CS194-26 Project 1: Colorizing the Prokudin-Gorskii Photo Collection

Michael Y. Wang


In this project, I colorized a set of nineteen photographs taken by Prokudin-Gorskii. Prokudin-Gorskii took each of these photographs three times, using three different color filtering lenses. I aligned the three different versions of each photograph and then produced a single colored composite by treating each version as a single RGB color channel. I also implemented a few bells and whistles, including autocropping and automatic contrast.

Colorizing the Photographs

To colorize the photographs, I aligned the red and green channels by translating them to match the blue channel, which was kept constant. I experimented with a few different heuristics for aligning the photographs, including minimizing Sum of Squared Distances (SSD) and maximizing Normalized Cross-Correlation (NCC). I chose to use NCC for my final submission because my NCC results looked better on visual inspection.

I initially implemented a brute force procedure that tried every vertical and horizontal offset from -p to +p, where p is approximately 5% of the side length of the image in pixels. This procedure worked well for most jpeg photographs, but I found that it was too slow to use on the larger tiff files. To align these files, I implemented a coarse-to-find pyramid algorithm that first identifies the best alignment offsets to the nearest 2^4 pixels by subsampling from the image, and then repeatedly refines this estimate by a factor of 2 per step to get precise alignment offsets.


The above procedures worked well for almost every photograph. There was one exception, emir.tif, which could not be aligned as sharply as the others because of the Emir of Bukhara's bright blue shirt, whose color caused the different channels to have very different brightness values even in places where they should have matched. I was able to achieve a pretty good alignment for him by starting the pyramid algorithm at 2^3 pixels instead of 2^4 for the initial coarse pass (though it is still noticeably less well-aligned than the others). I believe this change worked because starting at too coarse of a resolution (2^4) for the Emir causes the algorithm to get stuck in a local minimum, grossly misaligning the photo.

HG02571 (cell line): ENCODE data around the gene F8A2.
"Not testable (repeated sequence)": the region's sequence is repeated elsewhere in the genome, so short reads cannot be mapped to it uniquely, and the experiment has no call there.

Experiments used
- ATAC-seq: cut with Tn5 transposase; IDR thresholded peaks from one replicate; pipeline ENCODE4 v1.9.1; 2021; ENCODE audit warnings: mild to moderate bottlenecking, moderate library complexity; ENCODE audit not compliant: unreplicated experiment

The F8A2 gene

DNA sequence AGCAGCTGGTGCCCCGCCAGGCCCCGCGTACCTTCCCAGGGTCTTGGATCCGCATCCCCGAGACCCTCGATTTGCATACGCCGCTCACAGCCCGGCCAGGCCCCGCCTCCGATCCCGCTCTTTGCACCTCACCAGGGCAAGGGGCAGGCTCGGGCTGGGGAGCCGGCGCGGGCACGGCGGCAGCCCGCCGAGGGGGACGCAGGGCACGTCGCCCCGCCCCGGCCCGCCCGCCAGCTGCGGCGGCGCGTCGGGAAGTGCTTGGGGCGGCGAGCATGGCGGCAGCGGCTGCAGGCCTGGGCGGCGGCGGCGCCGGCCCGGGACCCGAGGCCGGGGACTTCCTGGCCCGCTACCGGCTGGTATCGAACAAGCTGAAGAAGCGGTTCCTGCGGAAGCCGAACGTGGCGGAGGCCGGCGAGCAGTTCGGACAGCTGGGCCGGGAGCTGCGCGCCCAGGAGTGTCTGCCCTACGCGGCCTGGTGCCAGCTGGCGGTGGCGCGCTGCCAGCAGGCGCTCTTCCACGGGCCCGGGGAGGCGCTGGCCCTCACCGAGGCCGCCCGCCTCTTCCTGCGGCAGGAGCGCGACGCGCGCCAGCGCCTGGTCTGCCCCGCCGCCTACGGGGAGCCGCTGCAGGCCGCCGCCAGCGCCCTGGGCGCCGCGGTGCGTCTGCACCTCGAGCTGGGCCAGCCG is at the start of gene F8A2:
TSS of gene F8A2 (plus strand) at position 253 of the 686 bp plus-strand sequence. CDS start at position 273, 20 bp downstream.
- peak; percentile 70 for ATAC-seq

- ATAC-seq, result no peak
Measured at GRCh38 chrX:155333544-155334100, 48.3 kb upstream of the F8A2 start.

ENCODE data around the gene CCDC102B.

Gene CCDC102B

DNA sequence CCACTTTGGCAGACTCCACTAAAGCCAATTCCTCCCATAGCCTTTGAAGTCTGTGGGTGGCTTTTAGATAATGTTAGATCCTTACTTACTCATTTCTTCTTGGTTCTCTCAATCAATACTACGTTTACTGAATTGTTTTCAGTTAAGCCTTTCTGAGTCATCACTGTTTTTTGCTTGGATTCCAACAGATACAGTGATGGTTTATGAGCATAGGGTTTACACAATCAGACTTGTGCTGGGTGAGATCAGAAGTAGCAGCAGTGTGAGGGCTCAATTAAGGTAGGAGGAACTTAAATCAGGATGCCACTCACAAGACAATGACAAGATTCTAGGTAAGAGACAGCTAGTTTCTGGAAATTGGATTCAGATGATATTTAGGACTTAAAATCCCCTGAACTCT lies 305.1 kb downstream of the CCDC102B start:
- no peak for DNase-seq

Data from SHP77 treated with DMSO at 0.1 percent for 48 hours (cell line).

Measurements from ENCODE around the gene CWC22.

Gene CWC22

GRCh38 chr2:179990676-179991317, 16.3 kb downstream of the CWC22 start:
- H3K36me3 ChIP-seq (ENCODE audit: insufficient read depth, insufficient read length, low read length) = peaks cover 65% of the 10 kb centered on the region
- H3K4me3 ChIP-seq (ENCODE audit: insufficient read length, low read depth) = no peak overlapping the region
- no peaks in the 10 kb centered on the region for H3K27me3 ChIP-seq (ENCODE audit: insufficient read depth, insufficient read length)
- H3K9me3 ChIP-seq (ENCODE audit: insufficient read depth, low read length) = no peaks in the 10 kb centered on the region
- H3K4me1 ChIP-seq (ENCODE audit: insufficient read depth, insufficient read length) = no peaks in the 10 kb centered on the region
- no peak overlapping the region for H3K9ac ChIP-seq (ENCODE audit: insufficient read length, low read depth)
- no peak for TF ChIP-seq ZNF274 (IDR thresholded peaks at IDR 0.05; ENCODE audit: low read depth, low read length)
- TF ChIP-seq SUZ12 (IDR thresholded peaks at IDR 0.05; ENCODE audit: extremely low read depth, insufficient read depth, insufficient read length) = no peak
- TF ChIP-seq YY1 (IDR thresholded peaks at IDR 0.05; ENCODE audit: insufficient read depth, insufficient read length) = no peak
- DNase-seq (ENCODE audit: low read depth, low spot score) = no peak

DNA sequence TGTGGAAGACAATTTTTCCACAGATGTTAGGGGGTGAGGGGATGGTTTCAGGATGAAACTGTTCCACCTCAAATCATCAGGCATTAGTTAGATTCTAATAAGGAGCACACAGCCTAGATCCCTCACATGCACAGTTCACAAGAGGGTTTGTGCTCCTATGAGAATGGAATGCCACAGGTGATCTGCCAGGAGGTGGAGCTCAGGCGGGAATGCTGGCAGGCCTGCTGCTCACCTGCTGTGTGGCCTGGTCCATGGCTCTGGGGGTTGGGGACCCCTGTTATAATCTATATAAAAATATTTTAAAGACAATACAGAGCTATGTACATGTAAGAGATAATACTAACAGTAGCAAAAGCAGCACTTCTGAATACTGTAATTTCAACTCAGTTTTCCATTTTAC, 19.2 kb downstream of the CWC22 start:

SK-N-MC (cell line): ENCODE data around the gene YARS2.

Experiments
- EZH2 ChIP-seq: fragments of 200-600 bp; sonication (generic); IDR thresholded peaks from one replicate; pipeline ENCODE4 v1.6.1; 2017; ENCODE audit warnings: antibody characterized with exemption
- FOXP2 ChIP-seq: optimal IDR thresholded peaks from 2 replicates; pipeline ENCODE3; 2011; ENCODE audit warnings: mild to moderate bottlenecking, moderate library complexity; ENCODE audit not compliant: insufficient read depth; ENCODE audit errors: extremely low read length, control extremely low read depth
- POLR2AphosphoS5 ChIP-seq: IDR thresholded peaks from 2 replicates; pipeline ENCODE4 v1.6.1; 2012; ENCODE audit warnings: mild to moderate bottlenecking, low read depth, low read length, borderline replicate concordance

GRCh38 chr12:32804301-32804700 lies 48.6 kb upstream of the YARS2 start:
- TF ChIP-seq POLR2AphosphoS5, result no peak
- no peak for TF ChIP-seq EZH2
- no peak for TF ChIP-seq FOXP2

Provided Examples

My Own Examples

I chose some extra examples from the Prokudin-Gorskii Photo Collection and colorized them, as instructed. They are (https://www.loc.gov/item/2018681179/, https://www.loc.gov/item/2018681259/, https://www.loc.gov/item/2018681265/, https://www.loc.gov/item/2018681281/, https://www.loc.gov/item/2018679062/).

Bells and Whistles


I automatically cropped the colorized images by detecting borders on each of the four sides of the photograph. I wrote an algorithm to look for these borders by identifying places where a sharp increase in NCC occurs. That is, I assumed that the aggregate agreement between the color channels is much lower at the borders than in the image itself, and cropped at the first place where that agreement grows by a certain threshold, i.e. doubles within 4% of the image height or width. Personally, I think the results are pretty good. See 'Before and After' for results.

Automatic Contrast

For automatic contrast, I used histogram equalization as described https://www.math.uci.edu/icamp/courses/math77c/demos/hist_eq.pdf. I referenced the aforementioned document for the math, but all the code in this project is my own. I wrote a procedure to individually equalize each color channel. The procedure maps each brightness intensity to 255 * (the fraction of color intensities less than this one in the whole image). I think the results were very good for some of the photographs (e.g. lady, castle, workshop) where it made the colors sharper and less oversaturated. For example, in castle the some details like clouds are much more visible after autocontrast than before. However, in a few photos, like monastery, this autocontrast procedure added some extra artifacts. I think I would be selective about where to apply autocontrast. See 'Before and After' for Results.

Before and After

Below are the before and after pictures for my Bells and Whistles. The leftmost picture is before any enhancement, the middle picture is autocropped, and the rightmost picture is autocropped and autocontrasted. Note that I could not include every picture due to the 25 MB upload limit for this website, so I have included a subset of before and after photos. I believe my enhancements did improve the quality of many of these photos. If course staff would like to see the others, they can generate them from the code I submitted.